I like that everyone in the comments yesterday gets the significance of base sixty. Or at least, has the same reaction to it that I do, which is, "WHY IN...??!!??" The reason I know what little I know about number theory and history is due entirely to the Sumerians. I first heard about the base sixty thing in College Part One, and have been digging around through history and tech books ever since, trying to figure out why exactly they did it. No one really knows. There are half a dozen theories, but I've got my own. (Big shock.)
But first, a word or ten about the Sumerians themselves. 'Cause, see, they were really weird.
The biggest deal, when it comes to the Sumerians, is that nobody knows who they were. That is to say, they just popped up in the Middle East one day seven-ish thousand years ago. Culturally, linguistically, they're different than the people who lived around them. It's thought they came from central Asia, somewhere near modern Kazakhstan, but nobody really knows for sure. This is useful to know, because it plays a part in some of these number theories. Plus I like historic mysteries, so I almost HAVE to mention it.
Sumerians, and most other middle-eastern civs of the day, ran on clay. They were in a double river valley (Tigris and Euphrates, cradle of civilization, blah blah, don't you remember this from sixth grade?) and so they had all the clay they could use, and they did use it. For everything. Building, storage, cooking, decorating, and most importantly for us, record keeping. They didn't write on paper. They wrote on lumps of clay. If those lumps of clay were then fired (either on purpose, or by accident in the equivalent of house fires), they literally lasted forever unless someone ground them to dust.
Politically, the Sumerians used a theocratic city-state system. Which means each city-state was run by a PRIEST, and the cities were centered around a temple, not a palace. Each city was dedicated to a different god, and it's thought the pantheon's doings in later years reflect the political jockeying of the city-states in the very early years. Because this civilization lasted three thousand years, in different forms.
And depending on how you look at it, it survives today, right here on your computer, in the lower right corner if you're running Windows.
So, why did the Sumerians use base sixty? Well. There are theories. Lots of theories. In short:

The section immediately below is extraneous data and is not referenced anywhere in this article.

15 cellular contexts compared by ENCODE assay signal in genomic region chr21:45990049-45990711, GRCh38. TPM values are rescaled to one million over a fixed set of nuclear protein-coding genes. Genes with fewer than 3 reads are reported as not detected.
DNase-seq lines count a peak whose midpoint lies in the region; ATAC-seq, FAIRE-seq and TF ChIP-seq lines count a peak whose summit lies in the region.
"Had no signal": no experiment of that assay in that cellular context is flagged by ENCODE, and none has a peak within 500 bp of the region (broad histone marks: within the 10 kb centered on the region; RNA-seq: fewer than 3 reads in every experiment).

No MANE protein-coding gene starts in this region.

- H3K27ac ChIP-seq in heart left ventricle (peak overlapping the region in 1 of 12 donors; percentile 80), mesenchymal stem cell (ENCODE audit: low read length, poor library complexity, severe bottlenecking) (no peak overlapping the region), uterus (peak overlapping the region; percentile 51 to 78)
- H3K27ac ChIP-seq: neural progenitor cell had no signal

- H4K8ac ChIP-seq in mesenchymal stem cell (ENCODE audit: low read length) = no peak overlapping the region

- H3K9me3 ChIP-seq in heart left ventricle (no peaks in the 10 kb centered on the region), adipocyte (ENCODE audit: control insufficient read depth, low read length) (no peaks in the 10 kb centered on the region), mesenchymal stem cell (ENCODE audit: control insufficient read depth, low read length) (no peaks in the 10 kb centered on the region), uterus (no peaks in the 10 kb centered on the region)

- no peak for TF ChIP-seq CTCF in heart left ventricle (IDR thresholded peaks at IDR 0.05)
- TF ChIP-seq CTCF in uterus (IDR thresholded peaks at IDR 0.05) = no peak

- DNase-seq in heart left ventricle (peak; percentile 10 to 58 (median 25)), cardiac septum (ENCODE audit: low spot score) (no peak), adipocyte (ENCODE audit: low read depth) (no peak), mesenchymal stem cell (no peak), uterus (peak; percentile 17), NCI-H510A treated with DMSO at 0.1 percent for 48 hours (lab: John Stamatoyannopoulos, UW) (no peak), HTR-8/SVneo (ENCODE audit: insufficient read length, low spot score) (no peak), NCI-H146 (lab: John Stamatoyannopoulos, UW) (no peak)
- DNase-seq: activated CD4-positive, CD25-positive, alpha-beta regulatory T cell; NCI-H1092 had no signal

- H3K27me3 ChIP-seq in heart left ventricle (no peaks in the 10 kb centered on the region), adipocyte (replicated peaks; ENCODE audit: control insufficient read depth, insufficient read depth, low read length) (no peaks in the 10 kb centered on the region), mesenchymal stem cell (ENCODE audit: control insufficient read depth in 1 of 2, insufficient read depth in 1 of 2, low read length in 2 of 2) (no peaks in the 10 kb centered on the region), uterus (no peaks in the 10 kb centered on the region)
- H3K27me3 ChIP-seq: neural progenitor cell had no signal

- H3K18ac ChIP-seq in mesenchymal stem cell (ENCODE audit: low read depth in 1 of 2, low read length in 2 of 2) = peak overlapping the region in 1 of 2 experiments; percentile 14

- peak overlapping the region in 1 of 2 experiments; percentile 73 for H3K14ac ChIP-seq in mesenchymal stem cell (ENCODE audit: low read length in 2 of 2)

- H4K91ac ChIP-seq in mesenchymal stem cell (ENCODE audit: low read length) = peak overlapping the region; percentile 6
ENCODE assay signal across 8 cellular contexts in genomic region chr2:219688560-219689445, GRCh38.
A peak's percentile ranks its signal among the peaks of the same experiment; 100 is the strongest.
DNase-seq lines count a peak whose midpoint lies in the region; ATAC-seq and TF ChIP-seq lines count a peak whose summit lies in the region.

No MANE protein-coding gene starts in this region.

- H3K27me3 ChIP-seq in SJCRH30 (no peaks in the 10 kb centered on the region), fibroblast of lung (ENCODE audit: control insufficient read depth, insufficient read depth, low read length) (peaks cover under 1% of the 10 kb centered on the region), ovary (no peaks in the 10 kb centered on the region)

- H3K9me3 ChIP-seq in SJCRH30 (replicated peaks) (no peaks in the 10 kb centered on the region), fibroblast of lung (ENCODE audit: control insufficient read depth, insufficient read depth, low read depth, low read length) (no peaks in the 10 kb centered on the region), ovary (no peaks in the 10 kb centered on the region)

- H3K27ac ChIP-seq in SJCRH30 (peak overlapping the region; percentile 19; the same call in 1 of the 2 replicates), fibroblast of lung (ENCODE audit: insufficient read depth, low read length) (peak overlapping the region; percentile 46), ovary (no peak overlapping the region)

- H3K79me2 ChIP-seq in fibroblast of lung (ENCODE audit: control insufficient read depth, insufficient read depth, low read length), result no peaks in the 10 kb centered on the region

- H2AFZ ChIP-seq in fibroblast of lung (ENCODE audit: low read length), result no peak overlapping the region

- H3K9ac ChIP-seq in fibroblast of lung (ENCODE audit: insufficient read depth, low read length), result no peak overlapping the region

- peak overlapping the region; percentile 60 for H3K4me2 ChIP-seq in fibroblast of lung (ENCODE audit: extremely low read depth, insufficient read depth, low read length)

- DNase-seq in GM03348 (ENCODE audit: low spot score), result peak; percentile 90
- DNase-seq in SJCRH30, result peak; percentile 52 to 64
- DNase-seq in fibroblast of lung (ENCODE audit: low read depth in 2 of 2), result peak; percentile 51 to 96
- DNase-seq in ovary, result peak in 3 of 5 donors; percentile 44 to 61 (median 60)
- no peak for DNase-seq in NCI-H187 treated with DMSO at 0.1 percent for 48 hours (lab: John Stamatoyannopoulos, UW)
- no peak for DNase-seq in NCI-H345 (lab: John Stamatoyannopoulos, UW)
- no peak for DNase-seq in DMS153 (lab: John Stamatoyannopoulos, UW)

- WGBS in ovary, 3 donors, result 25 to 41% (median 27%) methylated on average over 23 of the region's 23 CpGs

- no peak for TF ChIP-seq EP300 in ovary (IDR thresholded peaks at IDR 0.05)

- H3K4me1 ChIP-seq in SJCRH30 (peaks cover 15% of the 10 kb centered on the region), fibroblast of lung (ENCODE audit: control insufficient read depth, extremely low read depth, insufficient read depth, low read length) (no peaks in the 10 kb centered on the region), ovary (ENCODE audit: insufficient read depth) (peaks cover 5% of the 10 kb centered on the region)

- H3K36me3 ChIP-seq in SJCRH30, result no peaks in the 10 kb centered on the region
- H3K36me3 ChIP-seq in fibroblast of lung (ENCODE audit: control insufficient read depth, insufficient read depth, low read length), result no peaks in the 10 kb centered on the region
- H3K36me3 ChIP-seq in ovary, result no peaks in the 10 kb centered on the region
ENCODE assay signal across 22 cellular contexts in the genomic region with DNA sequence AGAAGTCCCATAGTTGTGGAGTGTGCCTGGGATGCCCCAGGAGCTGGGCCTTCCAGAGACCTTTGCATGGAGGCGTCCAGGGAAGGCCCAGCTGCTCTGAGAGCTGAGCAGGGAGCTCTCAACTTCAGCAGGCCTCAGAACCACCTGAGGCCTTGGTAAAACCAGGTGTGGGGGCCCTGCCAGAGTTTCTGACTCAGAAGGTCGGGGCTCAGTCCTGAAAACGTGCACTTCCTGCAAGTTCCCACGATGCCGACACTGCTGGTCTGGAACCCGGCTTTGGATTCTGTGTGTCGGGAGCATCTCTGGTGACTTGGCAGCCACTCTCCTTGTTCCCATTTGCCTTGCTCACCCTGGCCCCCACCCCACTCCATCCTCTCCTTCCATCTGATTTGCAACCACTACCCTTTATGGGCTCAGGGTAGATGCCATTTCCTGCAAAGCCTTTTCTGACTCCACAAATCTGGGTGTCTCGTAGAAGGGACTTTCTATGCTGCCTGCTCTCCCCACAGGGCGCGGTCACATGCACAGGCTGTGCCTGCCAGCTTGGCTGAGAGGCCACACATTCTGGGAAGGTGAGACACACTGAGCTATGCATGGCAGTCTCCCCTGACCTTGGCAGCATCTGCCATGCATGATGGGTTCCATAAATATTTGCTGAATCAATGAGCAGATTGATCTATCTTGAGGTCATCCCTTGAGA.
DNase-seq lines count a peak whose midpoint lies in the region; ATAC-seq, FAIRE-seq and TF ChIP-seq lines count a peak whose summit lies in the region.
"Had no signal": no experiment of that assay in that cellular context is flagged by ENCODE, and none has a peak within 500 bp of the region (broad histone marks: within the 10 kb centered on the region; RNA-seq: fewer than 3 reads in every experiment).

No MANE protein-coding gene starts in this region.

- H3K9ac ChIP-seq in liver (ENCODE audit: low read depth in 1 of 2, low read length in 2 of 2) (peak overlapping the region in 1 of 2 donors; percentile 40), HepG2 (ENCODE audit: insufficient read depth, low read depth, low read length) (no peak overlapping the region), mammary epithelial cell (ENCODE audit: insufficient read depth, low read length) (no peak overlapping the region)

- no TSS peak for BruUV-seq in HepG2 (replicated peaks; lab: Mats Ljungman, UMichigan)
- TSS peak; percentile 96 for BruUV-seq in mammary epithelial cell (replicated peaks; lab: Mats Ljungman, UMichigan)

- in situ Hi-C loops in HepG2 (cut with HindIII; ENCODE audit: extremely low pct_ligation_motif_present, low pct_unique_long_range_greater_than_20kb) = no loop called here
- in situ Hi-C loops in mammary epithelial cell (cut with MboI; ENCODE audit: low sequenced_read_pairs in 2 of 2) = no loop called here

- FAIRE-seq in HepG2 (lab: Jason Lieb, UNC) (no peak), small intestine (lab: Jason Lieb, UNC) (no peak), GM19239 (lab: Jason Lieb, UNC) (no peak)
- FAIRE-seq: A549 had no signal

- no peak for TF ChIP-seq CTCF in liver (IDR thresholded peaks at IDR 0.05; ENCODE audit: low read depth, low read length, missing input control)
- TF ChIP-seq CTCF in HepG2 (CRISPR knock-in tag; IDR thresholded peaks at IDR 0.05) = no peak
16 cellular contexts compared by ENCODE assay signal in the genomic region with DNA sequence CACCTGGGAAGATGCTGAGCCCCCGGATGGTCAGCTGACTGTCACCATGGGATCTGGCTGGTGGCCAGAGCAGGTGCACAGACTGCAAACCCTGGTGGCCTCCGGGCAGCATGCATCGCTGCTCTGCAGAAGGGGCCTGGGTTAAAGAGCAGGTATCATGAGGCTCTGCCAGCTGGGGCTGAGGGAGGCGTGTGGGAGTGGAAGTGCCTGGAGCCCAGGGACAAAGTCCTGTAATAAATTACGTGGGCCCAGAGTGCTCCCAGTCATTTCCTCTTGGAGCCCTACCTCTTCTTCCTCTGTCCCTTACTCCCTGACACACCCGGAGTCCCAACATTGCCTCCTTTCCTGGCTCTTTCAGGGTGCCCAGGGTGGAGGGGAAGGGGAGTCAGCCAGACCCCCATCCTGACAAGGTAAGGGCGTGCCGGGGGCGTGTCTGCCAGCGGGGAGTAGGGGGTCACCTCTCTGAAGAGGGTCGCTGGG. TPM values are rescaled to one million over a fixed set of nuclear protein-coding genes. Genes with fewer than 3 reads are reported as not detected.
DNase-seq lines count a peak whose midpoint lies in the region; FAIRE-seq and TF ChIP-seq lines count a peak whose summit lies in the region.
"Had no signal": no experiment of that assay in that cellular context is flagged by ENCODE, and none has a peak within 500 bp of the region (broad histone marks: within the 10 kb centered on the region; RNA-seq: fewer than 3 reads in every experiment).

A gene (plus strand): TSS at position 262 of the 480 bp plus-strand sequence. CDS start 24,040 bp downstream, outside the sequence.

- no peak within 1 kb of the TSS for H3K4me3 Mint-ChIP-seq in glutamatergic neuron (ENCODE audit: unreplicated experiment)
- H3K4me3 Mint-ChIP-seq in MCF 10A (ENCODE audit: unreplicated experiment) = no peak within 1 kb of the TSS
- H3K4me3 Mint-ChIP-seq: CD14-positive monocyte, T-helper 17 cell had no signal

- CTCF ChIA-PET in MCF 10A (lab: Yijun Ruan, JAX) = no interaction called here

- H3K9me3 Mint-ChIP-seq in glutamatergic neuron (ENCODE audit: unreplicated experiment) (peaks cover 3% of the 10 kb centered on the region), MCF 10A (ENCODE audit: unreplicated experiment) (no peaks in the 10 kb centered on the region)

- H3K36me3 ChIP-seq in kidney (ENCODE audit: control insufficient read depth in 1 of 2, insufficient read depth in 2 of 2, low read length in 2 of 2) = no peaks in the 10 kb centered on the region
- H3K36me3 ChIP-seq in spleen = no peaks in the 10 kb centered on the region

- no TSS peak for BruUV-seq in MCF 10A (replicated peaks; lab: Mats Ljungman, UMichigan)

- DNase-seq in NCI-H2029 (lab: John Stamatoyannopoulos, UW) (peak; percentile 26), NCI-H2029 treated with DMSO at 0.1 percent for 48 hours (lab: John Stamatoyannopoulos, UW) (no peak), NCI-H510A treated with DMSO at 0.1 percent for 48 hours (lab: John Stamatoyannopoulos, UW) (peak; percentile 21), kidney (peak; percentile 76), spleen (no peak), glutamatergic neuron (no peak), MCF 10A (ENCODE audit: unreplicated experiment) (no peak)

-It has been suggested (since the fourth century, no less) that base sixty was chosen because it has a huge number of divisors (numbers it can be divided by), and therefore was 'easiest to use'. I've had modern mathematicians offer this as a theory, also, when I've discussed it with them. The problem with this theory is, civilizations 'choose' which base number system to use when they're counting goats on their fingers; they have no concept of what a divisor IS at the time the base system is established.
-The system is based on the days of the year. 365.24something days, rounded down to 360, and from there sixty becomes a 'natural' unit. This has the same problem as the first theory: when they were establishing the base system for their civilization they couldn't have known how many days there were in the year. They needed the advanced math to figure out the days in the year, BEFORE they could choose base sixty. There are related theories of base sixty established by 'natural' reckoning, like the hours of the day, the visible diameter of the sun, or number of planets (that they could observe with the naked eye). You still need advanced math to figure this stuff out BEFORE you decide to use base sixty.
-It is based on their system of weights and measures. Which totally screws up cause and effect, like the earlier ideas.
-It arose when the Sumerians moved into the area, and combined with another civilization that was already in the area, and somehow base ten plus base six (and why in hell would they be using base six? It just triggers more questions) equals base sixty. Sure, you can get base sixty easily from that doing the MATH, but culturally it makes no real sense. Usually one civilization snuffs out the other - at least culturally, if not literally - and moves on from there.
-It's really base twelve (duodecimal), which isn't totally unheard of in other parts of the world, like Western Europe (a dozen donuts, anyone?)